Alex Hawke

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Alex Hawke
MP
Member of the Australian Parliament
for Mitchell
Incumbent
Assumed office
24 November 2007
Preceded by Alan Cadman
Majority 22.08 points (2013)[1]
Personal details
Born (1977-07-09) 9 July 1977 (age 37)
Wollongong, New South Wales, Australia
Political party Liberal Party of Australia
Religion Anglicanism[2]
Website alexhawke.com.au

Alexander George "Alex" Hawke MP (born 9 July 1977), an Australian politician, is a member of the Australian House of Representatives representing Mitchell, in north-western metropolitan Sydney, for the Liberal Party of Australia since 2007. Hawke is a former national and state president of the Young Liberals.

Early years and background[edit]

Hawke's maternal grandparents migrated from Greece in 1953 as part of the post World War II migration to Australia from Europe.[3] He attended Hills Grammar School then Cumberland High School. Hawke then studied at the University of Sydney, graduating with a Bachelor of Arts and a Masters in Government and Public Affairs.[4] At university he joined the Australian Army Reserve and served for six years, commissioning into the Royal Australian Armoured Corps and serving as a Lieutenant with the 1st/15th Royal New South Wales Lancers.[4][5]

On 3 September 2005, The Sydney Morning Herald journalist Mike Carlton described Hawke as an Anglican. However, in a correction published a week later, Carlton reported that Hawke was not an Anglican and that Hawke attends Hillsong Church.[2]

Young Liberal Movement and early working career[edit]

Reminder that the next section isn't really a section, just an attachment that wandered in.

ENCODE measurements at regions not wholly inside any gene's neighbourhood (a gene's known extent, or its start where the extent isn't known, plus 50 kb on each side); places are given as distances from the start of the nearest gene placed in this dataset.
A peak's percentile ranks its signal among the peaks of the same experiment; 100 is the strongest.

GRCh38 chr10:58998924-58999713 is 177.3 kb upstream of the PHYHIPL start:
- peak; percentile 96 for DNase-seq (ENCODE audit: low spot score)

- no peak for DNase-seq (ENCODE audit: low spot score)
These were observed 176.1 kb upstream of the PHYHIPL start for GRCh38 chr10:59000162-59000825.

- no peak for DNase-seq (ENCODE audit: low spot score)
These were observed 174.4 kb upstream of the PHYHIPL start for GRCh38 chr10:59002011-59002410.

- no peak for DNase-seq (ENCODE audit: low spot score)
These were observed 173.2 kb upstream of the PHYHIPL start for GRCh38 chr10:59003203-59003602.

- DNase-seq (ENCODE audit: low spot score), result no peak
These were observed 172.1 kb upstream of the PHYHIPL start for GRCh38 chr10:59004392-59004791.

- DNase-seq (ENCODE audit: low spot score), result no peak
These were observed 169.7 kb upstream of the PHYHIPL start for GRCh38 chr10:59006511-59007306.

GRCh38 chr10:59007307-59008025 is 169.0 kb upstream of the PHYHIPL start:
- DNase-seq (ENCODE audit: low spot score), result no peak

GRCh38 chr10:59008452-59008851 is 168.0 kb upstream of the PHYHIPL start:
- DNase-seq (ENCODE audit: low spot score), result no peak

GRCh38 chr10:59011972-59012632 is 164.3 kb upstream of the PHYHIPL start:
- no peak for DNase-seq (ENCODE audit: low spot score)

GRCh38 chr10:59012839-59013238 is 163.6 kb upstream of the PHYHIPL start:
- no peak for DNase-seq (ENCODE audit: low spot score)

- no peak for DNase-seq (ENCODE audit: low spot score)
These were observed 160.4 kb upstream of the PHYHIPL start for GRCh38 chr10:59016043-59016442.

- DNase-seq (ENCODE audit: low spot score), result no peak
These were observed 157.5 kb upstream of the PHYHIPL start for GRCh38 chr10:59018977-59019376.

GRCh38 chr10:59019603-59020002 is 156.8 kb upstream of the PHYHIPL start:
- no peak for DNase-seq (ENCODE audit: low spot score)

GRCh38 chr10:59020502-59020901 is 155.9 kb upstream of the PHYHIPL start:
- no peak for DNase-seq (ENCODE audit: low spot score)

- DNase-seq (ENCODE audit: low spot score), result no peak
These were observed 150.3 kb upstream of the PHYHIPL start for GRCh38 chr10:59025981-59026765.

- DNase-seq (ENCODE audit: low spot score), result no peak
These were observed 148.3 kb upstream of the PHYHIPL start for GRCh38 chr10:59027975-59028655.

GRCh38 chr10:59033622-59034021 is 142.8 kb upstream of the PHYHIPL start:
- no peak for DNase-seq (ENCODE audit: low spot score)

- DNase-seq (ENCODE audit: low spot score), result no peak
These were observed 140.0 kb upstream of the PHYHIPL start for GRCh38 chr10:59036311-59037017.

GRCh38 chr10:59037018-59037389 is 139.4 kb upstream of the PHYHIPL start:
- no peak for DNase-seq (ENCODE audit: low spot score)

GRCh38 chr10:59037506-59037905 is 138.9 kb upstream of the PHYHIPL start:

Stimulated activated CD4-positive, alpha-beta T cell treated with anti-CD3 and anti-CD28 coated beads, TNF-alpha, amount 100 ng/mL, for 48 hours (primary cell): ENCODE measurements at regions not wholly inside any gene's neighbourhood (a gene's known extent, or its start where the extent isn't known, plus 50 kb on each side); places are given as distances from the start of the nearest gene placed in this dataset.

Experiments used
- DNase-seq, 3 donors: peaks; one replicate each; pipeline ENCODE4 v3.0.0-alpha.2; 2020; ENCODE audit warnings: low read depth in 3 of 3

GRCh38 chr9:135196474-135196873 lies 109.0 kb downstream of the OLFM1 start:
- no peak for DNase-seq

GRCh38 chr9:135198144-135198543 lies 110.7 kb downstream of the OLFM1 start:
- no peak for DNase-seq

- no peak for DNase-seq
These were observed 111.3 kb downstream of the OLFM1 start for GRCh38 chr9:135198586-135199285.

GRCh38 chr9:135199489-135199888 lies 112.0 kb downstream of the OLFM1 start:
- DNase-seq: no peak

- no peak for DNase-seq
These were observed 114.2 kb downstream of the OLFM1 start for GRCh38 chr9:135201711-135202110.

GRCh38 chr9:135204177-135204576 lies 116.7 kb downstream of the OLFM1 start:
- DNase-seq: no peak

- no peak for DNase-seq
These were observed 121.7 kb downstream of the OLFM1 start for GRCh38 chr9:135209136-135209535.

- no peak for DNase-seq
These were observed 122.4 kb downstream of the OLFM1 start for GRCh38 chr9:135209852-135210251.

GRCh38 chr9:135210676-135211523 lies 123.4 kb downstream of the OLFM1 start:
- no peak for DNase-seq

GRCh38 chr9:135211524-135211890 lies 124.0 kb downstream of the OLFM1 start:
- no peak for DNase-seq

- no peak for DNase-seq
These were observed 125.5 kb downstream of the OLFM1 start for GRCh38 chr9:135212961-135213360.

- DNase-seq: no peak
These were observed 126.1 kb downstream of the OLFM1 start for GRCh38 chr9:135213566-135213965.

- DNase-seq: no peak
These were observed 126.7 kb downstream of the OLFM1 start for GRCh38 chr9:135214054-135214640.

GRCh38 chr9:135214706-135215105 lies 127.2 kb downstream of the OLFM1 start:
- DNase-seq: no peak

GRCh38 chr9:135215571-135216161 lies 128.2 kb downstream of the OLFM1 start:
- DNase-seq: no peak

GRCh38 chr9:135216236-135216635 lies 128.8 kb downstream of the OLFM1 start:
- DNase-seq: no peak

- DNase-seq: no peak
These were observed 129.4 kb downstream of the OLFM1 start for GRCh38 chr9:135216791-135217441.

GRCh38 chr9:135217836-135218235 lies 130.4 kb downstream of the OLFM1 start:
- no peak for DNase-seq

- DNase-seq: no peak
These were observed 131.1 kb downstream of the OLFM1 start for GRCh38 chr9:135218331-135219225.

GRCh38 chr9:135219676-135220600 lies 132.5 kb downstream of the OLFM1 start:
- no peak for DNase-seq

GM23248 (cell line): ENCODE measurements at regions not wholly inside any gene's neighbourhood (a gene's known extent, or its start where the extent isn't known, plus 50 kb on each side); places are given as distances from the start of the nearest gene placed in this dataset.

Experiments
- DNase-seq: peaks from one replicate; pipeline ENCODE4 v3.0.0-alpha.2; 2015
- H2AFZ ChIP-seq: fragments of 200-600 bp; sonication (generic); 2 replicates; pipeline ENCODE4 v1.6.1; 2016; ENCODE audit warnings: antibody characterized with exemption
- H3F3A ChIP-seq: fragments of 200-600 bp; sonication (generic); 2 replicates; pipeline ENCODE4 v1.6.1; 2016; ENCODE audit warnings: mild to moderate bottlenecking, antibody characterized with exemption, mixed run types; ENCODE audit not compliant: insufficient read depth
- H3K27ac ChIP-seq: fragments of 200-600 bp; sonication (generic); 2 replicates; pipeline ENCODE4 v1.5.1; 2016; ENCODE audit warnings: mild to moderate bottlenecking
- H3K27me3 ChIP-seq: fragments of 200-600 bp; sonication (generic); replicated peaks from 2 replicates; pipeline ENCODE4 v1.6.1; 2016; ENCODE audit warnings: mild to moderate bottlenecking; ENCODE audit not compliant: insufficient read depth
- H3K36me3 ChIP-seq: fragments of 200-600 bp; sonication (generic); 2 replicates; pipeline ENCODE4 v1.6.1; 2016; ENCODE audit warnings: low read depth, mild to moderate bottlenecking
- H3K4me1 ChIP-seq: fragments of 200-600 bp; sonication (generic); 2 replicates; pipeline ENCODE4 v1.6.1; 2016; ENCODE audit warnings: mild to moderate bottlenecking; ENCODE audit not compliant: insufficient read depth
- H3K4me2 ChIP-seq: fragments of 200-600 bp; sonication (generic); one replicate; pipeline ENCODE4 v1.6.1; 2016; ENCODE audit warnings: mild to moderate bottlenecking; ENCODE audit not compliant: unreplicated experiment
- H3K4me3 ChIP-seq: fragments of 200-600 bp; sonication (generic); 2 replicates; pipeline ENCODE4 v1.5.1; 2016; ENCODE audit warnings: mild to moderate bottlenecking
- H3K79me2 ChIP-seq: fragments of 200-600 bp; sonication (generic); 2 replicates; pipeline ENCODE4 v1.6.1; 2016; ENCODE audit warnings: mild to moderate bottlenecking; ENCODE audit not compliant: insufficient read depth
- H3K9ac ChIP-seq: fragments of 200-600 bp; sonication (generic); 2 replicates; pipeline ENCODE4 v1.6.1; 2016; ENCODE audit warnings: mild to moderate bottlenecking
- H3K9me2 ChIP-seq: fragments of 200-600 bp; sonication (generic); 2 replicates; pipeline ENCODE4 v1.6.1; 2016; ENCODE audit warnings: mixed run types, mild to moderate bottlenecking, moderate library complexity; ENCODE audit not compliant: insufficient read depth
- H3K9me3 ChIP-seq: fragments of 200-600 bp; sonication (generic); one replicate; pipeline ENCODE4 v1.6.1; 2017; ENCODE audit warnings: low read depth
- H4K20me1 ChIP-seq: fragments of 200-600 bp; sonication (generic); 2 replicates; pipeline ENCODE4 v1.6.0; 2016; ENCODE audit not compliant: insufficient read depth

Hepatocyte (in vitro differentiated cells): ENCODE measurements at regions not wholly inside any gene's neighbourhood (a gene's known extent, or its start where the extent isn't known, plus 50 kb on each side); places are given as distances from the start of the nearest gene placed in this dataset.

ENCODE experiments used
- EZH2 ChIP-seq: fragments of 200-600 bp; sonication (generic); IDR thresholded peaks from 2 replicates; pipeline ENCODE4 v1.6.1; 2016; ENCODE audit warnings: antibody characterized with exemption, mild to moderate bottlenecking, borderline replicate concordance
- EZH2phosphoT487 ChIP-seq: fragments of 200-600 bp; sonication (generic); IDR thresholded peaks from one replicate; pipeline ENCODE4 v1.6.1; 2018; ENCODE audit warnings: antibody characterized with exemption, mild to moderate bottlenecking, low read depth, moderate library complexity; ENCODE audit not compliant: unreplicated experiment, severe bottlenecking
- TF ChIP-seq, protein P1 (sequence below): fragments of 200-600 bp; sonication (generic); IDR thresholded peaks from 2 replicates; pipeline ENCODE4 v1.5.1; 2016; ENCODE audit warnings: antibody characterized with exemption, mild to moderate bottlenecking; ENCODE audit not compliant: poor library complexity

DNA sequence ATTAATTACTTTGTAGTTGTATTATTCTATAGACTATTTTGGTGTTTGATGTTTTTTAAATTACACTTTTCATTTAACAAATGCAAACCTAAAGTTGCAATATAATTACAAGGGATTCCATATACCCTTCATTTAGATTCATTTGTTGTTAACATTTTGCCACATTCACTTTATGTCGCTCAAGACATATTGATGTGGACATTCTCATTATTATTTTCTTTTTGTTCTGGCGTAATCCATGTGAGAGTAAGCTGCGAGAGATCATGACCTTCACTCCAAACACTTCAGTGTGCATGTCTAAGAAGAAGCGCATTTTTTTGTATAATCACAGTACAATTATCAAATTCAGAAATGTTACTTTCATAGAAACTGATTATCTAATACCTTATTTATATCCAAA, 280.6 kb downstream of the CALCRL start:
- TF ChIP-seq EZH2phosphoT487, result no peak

Hawke joined the Liberal Party in 1995, and was elected vice-president of the NSW Division of the Young Liberal Movement in 2001, and became President in 2002. He served on the Liberal Party NSW State Executive from 2002 to 2005, and in 2005 was elected Federal President of the Young Liberal Movement. He remains a member of the Liberal Party campaign Committee, and a Delegate to the Liberal Party State Council.[4]

Hawke worked part-time in the private sector whilst studying at university in 1998, becoming an assistant-manager for Woolworths in the Hills District.[3] Following graduation, he has exclusively worked as a political advisor, firstly as an electorate officer to Ross Cameron MP, Member for Parramatta. In 2001, he commenced work as an adviser to the Senator Helen Coonan, then Minister for Revenue and Assistant Treasurer, advising on taxation, superannuation and insurance matters during the time of the HIH liquidation. Hawke has also worked as an adviser to David Clarke MLC and Ray Williams MP.[citation needed]

Early political views[edit]

Drawing attention to his political ideology, in 2005 Hawke made it known that he believed the Liberal Party to be the home of conservative values, and claimed that "Nobody joins the Liberal Party to be left-wing. If you stand for compulsory student unionism, drug-injecting rooms and lowering the [homosexual] age of consent, you can choose the Greens, Labor or the Democrats."[6]

A few months later, Hawke attracted some significant controversy. Former NSW opposition leader John Brogden blamed Hawke for contributing to his downfall by leaking information to the media and political enemies – a claim that Hawke denied.[7][8] The next day on 30 August 2005, Brogden was admitted to hospital after committing an apparent attempt at suicide in his electoral office.[9] Brogden's claims were strongly denied by Hawke, who stated "I have not spoken to a single journalist, on or off the record, about this matter until now and I was not in attendance at the function where Mr Brogden committed these acts. To ascribe any role to me in this embarrassing episode is false and I reject it totally".[7]

Preselection reaction[edit]